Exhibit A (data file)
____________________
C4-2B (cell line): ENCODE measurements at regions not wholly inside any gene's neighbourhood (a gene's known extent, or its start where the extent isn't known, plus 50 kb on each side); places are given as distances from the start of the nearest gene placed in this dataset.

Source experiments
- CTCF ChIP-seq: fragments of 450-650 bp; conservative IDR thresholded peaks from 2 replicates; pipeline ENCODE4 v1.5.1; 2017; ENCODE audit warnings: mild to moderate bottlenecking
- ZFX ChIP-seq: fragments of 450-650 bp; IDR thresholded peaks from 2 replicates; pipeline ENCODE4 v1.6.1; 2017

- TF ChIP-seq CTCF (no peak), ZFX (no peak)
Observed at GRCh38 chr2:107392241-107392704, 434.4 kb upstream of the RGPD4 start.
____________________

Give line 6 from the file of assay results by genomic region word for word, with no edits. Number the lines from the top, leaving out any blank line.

Observed at GRCh38 chr2:107392241-107392704, 434.4 kb upstream of the RGPD4 start.